Experts also doubt the statement that total labeling will not lead to a jump in prices for goods. In the case of fur products, the labeling program did not lead to a significant increase in prices. With an average cost of one fur coat of 100–125 thousand rubles, the extra weaving (100 rubles was the maximum price of a chip) did not make the weather. A different situation may arise with consumer goods. If we turn to the experience of neighboring Belarus, then there marking a widest group of products has long caused a lot of complaints. As local experts calculated, if in high-priced goods the price of labeling did not exceed 0.1–0.5% of the cost, then, say, in a pack of budget tea or coffee, it reached 20%. Something similar may happen with Russian consumer goods, and after all, inflation in the country is accelerating as a result of the increase in VAT.
But in light industry, in particular, in the production of footwear, automated assembly is far from being everywhere. “In many cases, the marking will have to be applied manually – a sticker with the code is printed and pasted on the box,” the expert explains. In other words, manufacturers will have to hire additional staff, not only low-skilled employees, who will be charged with rough work, but also expensive high-class specialists who are knowledgeable in technological nuances. Only small mobile retail will attract up to 250 thousand labor personnel to trade and related areas. “The costs for these goals will certainly affect the final price of the goods – the rise in value, for example, of the most affordable product line can be up to 10%,” notes Dmitry Yanin. It will more than double the rate of inflation,
Another negative side of the total labeling, according to the expert, may be the return of producers to the so-called re-grading, common throughout the Soviet era. To save tax deductions, high-value goods can be made out as products with a lower cost, but they will be distributed in the future at real market prices. Of course, it is possible to identify such frauds, but the process of confirming that these goods are provided incorrectly risks being delayed indefinitely, and as a result of bureaucratic delays the offender may remain without punishment. According to the methodological guidelines for the inventory of the property, approved in 1995 and valid to this day, if the specific perpetrators of the regrading are not established,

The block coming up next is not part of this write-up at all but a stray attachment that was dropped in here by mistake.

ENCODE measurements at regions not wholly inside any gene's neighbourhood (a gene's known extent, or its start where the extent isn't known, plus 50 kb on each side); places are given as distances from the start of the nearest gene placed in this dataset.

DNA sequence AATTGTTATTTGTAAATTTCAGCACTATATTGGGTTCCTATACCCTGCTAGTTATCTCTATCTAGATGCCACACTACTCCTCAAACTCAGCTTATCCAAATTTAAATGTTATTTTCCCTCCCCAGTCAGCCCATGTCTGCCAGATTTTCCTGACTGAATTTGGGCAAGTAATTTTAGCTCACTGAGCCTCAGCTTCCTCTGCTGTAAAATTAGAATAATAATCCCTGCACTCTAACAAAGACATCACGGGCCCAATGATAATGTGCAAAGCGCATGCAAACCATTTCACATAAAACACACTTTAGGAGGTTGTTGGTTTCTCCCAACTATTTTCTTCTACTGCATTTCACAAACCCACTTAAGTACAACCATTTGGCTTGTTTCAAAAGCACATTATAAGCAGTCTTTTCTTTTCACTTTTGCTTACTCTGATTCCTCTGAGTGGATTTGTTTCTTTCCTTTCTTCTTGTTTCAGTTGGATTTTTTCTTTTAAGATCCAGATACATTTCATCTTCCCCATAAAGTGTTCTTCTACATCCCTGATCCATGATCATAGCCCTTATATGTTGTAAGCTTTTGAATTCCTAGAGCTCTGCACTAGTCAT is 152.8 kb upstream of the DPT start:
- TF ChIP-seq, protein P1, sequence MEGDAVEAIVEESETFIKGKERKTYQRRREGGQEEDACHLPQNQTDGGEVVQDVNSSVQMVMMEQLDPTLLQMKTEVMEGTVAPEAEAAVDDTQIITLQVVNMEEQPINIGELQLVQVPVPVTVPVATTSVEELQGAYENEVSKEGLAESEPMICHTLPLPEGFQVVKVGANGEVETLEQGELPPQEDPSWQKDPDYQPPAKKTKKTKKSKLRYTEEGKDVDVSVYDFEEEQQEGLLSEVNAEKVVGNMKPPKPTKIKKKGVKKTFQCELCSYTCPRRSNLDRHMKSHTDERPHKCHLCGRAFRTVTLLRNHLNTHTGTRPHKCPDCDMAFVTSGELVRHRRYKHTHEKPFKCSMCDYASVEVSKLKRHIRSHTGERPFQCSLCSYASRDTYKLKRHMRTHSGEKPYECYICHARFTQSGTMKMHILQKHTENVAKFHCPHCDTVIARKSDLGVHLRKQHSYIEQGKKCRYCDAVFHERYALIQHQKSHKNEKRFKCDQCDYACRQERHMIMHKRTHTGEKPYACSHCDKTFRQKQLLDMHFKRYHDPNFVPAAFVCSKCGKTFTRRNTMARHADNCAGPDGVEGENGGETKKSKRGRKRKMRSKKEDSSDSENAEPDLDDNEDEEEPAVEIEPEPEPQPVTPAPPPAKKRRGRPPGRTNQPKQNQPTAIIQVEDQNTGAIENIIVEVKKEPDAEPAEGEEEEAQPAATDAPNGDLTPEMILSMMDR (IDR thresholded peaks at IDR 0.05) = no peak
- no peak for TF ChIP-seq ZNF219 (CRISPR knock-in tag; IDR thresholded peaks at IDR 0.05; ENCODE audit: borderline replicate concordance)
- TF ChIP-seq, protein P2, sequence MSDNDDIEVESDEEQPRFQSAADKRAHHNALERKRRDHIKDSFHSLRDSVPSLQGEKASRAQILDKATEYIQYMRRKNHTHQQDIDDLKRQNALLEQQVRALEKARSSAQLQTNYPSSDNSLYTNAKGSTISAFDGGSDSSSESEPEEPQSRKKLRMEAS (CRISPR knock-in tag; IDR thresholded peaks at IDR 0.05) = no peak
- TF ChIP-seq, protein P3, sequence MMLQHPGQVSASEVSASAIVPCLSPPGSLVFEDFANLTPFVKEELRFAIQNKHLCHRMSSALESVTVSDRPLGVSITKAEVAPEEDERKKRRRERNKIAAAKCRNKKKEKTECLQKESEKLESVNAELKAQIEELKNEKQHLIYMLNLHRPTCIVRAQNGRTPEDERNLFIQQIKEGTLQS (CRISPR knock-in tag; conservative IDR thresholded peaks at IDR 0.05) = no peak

According to Dmitry Yanin, the total business investment in labeling all types of goods planned by the government amounts to 100 billion rubles a year. Such large-scale turnovers can scare away trade from quite reputable and bona fide, but small regional companies that do not pull expenses and can leave the market. At the same time, despite the abundance of various supermarkets in large cities of Russia, in the province often only one seller falls, for example, fancy goods for several villages and villages. “Domestic trade“ digested ”the increase in the value-added tax, other government measures that are mandatory for business, but total labeling, which can lead to a weakening of competitiveness in the domestic trade sector, risks not overpowering.